Briefly here I will review the DLC position as presented by Carville.  What Carville says does tell us why, if Constitutional Democracy is to be restored and Civil War avoided, our side is going to have to take over the Party from the Collaborationist-DLC, or split the Party and then win electorally. The DLC is big on criticism of the anti-war/anti-Bush Democrats, apparently not so big on criticizing Bush (don’t believe me? Just check out their website:  They seem to think that there is some huge pool of “undecided” voters out there that they can get to vote Democratic by abandoning certain key Democratic principles, like defending equal rights for non-white Americans, women, and homosexuals.

Carville himself is currently circulating a fund-raising mailing on behalf of the Democratic anti-choice candidate for the US Senate seat in Pennsylvania, William Casey, Jr.  Carville stresses the differences between Casey and the incumbent, the far-right wing Republican Sen. Santorum, on Social Security.  In a note to Carville responding to the fund-raiser, I told him that the issue of whether one’s belief as to when life begins could and should be criminalized was even more important for the future of our nation as a Constitutional Democracy than Social Security.  On this critical issue, the criminalization of belief, Casey and Santorum are in full agreement.  Why should any Democrat support Casey?

The DLC-ers seem to believe that there have been a series of “progressive” or “liberal” Democratic Presidential candidates who have contested national elections and lost  (when in fact all of the Democratic Presidential candidates since Sen. McGovern, most of whom lost, have been of the DLC persuasion, to a greater or lesser extent).  They seem to believe what they define as “centrism,” which seems to be “rightism but not quite so right as Bushism,” would be good for the country.  Like the Republicans, they seem to enjoy engaging in data-free politics and policy-making.

Carville and Casey are playing right into Republican hands by putting Social Security out in front, leaving the larger issues concerning the very nature of the Untied States as a Constitutional Democracy right out of the equation.  I believe that if the Democratic Party is to truly become an Opposition there are four issues that have to be out front.  These four issues are not only the most critical ones facing the country, but the development of the specifics with which to deal with them will at the same time produce that new Grand Vision for the Democratic Party that so many observers have called for, for so long.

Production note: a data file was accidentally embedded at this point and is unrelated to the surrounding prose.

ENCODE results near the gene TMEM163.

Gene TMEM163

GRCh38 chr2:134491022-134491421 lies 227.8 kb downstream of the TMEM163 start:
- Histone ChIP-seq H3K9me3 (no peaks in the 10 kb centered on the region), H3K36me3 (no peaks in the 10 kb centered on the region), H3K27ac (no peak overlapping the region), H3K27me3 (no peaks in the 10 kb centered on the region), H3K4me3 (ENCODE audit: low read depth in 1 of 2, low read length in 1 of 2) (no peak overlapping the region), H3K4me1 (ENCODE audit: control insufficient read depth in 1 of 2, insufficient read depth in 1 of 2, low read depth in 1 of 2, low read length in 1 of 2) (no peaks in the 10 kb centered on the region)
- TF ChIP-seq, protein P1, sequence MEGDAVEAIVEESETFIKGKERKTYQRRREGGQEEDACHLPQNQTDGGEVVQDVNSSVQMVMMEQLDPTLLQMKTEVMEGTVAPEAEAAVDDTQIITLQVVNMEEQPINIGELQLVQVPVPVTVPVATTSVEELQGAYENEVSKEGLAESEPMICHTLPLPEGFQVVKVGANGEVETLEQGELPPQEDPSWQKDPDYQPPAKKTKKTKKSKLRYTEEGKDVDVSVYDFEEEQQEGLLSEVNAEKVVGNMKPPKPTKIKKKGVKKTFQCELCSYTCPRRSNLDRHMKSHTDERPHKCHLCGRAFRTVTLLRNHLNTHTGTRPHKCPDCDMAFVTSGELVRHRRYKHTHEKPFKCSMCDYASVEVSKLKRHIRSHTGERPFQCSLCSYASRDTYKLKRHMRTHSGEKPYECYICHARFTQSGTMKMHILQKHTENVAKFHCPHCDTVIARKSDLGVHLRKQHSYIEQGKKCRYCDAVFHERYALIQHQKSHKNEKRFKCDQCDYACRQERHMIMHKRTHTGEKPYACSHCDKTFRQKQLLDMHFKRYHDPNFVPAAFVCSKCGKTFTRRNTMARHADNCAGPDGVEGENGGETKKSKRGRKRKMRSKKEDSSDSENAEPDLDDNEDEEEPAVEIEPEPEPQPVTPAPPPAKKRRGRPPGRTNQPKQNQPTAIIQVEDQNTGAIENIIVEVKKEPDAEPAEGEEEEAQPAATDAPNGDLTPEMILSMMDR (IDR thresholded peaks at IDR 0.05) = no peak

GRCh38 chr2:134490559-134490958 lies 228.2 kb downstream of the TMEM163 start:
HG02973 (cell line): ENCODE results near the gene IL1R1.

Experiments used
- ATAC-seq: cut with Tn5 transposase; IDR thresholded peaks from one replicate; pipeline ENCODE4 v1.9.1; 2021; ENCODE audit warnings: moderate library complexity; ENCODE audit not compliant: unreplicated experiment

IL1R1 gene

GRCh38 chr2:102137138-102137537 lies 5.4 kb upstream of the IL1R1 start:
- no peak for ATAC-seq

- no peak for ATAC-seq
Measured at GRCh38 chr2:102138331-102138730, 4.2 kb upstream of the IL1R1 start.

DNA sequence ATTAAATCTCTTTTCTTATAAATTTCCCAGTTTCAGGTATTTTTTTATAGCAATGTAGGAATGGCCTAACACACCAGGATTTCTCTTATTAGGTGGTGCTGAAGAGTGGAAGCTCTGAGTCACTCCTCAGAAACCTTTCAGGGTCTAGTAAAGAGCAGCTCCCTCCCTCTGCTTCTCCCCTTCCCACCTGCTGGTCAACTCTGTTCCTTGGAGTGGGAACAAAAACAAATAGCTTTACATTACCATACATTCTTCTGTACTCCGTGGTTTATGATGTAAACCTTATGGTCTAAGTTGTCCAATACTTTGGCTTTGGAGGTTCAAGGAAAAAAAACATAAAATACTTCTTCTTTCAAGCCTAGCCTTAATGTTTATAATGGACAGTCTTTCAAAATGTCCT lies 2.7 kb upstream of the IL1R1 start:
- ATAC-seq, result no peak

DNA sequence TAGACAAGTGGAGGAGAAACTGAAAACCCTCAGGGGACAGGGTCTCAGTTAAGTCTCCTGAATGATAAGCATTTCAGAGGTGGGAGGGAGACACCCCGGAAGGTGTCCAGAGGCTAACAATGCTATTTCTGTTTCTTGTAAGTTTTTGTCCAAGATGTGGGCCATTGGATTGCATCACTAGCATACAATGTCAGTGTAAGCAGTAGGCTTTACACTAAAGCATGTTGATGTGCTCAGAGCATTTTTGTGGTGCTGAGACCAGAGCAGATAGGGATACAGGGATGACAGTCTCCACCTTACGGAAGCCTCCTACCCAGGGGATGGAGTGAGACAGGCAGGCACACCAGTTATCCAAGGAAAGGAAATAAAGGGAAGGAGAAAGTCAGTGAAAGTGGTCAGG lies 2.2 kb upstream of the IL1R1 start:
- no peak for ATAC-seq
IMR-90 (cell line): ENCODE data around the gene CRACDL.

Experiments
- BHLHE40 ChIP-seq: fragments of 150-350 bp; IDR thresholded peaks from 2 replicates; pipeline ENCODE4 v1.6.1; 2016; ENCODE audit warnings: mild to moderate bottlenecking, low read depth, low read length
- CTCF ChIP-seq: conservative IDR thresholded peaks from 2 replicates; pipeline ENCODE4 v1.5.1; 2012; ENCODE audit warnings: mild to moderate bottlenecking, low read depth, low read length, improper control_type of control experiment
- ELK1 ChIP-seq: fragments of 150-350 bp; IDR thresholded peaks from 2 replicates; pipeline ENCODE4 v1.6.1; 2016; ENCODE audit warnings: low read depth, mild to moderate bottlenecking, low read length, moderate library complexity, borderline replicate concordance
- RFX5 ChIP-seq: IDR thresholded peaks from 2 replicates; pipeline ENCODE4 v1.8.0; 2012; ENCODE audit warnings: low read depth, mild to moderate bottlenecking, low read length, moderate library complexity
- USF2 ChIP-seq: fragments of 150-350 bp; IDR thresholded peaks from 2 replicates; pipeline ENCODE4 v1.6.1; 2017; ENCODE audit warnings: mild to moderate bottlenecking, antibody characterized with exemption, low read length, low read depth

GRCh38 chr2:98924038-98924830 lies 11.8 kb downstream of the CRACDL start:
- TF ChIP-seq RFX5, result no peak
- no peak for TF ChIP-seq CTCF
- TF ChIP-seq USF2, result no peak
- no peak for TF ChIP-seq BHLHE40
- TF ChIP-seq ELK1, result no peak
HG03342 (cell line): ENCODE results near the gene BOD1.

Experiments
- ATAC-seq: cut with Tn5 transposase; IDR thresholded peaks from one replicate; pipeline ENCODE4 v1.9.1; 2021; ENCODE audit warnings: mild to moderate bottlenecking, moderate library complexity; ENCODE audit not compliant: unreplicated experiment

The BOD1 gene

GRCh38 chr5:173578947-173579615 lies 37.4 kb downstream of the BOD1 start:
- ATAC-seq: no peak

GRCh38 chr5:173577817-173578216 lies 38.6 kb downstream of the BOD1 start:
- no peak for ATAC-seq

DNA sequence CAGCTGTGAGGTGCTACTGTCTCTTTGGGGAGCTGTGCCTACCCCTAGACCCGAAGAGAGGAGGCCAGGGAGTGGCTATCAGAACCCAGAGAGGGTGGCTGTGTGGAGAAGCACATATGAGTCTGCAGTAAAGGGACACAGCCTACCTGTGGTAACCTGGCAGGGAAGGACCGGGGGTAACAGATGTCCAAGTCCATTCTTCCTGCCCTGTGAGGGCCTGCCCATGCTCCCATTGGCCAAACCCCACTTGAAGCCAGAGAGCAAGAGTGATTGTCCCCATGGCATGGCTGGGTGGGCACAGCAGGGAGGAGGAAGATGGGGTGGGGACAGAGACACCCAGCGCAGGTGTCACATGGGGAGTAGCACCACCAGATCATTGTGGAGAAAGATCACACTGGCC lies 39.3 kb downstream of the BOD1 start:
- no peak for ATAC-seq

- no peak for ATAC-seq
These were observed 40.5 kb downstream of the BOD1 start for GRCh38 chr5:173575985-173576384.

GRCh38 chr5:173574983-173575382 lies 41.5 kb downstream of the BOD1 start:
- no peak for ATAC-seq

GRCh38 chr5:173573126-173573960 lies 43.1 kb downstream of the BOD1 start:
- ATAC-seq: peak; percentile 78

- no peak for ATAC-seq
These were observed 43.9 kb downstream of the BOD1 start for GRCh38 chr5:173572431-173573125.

I.                     An end to the US War on Iraq, with a return to the multi-lateral foreign policy that worked so well for our country from the time we entered the Second World War until the advent of Georgitism, and a return to abiding by the UN Charter, which forbids “pre-emptive war” of the Georgite type.  A specific plan for achieving that withdrawal can be found in my column of Sept. 1, 2005.

II.                   Making the protection and promotion of Constitutional Democracy, in accordance with the Preamble to the Constitution, the center of the Democratic Party’s approach to governing.  A return to the System of Checks and Balances and the requirement that the President abide by the Constitution is essential

III.                  A vision of government that understands that big problems require big solutions, that when necessary for the common economic good, government needs to be big, that the Norquist Doctrine of Bathtub Government needs to be flushed won the toilet.  On the other hand, when it comes to matters of personal belief, expression, and adult behavior, government needs to be small.  This is the exact opposite of the Republican view, which wants government to be overwhelmingly big when it comes to such matters and overwhelmingly small when dealing with the economy.

IV.                A return to totally free elections, and a full-scale assault on the Republican practice of Grand Theft Elections.  The Report of the Carter-Baker election reform commission,, is a good place to start (although not to finish).

A number of current proposals for a Democratic version of the old (misleading) Gingrich “Contract on (oops, he said “for”) America, begin and end with versions of the usual Democratic “Christmas Tree Ornaments” list of programs: Social Security, health insurance, and etc.  Those elements are of course vital, but they are not the central issues now. We need to move well beyond them if we are to get the country back from the crypto-theocratic fascists (see Lewis Lapham in Harper’s, at   We also need to develop a viable alternative to the Democratic Leadership Council.  Very briefly, there are a number of progressive Democratic Organizations now in the field, such as the Progressive Democrats of America (, 21st Century Democrats ( and Democracy for America (, formerly Dean for America).  They do both policy development and political organizing.  I believe that what we need to successfully go up against the DLC is an organization similar to it, policy-only, not connected with the electoral campaigns of any candidates, but hoping to attract Democratic office-holders to sign on.  How does Council for Progressive Democrats sound?

Of course I will be returning to these subjects in more detail down the line.